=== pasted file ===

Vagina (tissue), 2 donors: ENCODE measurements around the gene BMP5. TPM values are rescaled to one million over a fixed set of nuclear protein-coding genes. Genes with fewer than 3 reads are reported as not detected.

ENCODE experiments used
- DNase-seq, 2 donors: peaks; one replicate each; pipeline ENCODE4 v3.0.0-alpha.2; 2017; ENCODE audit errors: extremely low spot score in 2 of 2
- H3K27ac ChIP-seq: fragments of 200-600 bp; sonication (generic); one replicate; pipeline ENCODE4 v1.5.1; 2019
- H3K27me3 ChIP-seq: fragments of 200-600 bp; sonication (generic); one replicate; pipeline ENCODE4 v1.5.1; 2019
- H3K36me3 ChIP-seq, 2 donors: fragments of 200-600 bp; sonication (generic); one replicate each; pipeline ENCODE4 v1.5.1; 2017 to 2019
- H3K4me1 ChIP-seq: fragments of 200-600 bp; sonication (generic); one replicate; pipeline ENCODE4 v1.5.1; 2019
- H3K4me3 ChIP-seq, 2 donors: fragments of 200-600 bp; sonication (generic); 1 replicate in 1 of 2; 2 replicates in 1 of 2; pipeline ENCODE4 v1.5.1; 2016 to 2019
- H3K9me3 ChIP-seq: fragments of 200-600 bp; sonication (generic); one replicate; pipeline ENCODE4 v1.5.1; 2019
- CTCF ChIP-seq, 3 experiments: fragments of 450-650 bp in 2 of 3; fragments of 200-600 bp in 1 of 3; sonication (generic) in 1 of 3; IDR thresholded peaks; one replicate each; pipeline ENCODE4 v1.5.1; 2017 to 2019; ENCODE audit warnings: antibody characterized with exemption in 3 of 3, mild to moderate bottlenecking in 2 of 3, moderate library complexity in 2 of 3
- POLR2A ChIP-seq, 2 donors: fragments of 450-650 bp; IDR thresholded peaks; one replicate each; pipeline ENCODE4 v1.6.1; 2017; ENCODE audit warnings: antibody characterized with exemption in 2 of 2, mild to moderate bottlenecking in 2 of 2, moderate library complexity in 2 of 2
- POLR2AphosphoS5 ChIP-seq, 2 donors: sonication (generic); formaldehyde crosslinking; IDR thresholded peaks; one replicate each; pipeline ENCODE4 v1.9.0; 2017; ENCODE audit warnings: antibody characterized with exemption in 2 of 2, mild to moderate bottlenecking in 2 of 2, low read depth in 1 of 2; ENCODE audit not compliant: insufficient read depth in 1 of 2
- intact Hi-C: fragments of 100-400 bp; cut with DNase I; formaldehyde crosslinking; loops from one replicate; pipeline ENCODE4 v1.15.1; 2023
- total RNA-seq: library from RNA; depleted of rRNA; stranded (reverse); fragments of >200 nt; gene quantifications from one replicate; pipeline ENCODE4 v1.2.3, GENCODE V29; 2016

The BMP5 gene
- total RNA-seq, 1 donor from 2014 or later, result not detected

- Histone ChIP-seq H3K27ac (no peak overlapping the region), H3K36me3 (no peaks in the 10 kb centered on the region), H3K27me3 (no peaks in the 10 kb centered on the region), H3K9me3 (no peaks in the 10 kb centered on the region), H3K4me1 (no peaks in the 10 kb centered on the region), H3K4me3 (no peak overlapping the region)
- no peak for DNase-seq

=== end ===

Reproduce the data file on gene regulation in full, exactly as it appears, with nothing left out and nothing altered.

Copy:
Vagina (tissue), 2 donors: ENCODE measurements around the gene BMP5. TPM values are rescaled to one million over a fixed set of nuclear protein-coding genes. Genes with fewer than 3 reads are reported as not detected.

ENCODE experiments used
- DNase-seq, 2 donors: peaks; one replicate each; pipeline ENCODE4 v3.0.0-alpha.2; 2017; ENCODE audit errors: extremely low spot score in 2 of 2
- H3K27ac ChIP-seq: fragments of 200-600 bp; sonication (generic); one replicate; pipeline ENCODE4 v1.5.1; 2019
- H3K27me3 ChIP-seq: fragments of 200-600 bp; sonication (generic); one replicate; pipeline ENCODE4 v1.5.1; 2019
- H3K36me3 ChIP-seq, 2 donors: fragments of 200-600 bp; sonication (generic); one replicate each; pipeline ENCODE4 v1.5.1; 2017 to 2019
- H3K4me1 ChIP-seq: fragments of 200-600 bp; sonication (generic); one replicate; pipeline ENCODE4 v1.5.1; 2019
- H3K4me3 ChIP-seq, 2 donors: fragments of 200-600 bp; sonication (generic); 1 replicate in 1 of 2; 2 replicates in 1 of 2; pipeline ENCODE4 v1.5.1; 2016 to 2019
- H3K9me3 ChIP-seq: fragments of 200-600 bp; sonication (generic); one replicate; pipeline ENCODE4 v1.5.1; 2019
- CTCF ChIP-seq, 3 experiments: fragments of 450-650 bp in 2 of 3; fragments of 200-600 bp in 1 of 3; sonication (generic) in 1 of 3; IDR thresholded peaks; one replicate each; pipeline ENCODE4 v1.5.1; 2017 to 2019; ENCODE audit warnings: antibody characterized with exemption in 3 of 3, mild to moderate bottlenecking in 2 of 3, moderate library complexity in 2 of 3
- POLR2A ChIP-seq, 2 donors: fragments of 450-650 bp; IDR thresholded peaks; one replicate each; pipeline ENCODE4 v1.6.1; 2017; ENCODE audit warnings: antibody characterized with exemption in 2 of 2, mild to moderate bottlenecking in 2 of 2, moderate library complexity in 2 of 2
- POLR2AphosphoS5 ChIP-seq, 2 donors: sonication (generic); formaldehyde crosslinking; IDR thresholded peaks; one replicate each; pipeline ENCODE4 v1.9.0; 2017; ENCODE audit warnings: antibody characterized with exemption in 2 of 2, mild to moderate bottlenecking in 2 of 2, low read depth in 1 of 2; ENCODE audit not compliant: insufficient read depth in 1 of 2
- intact Hi-C: fragments of 100-400 bp; cut with DNase I; formaldehyde crosslinking; loops from one replicate; pipeline ENCODE4 v1.15.1; 2023
- total RNA-seq: library from RNA; depleted of rRNA; stranded (reverse); fragments of >200 nt; gene quantifications from one replicate; pipeline ENCODE4 v1.2.3, GENCODE V29; 2016

The BMP5 gene
- total RNA-seq, 1 donor from 2014 or later, result not detected

- Histone ChIP-seq H3K27ac (no peak overlapping the region), H3K36me3 (no peaks in the 10 kb centered on the region), H3K27me3 (no peaks in the 10 kb centered on the region), H3K9me3 (no peaks in the 10 kb centered on the region), H3K4me1 (no peaks in the 10 kb centered on the region), H3K4me3 (no peak overlapping the region)
- no peak for DNase-seq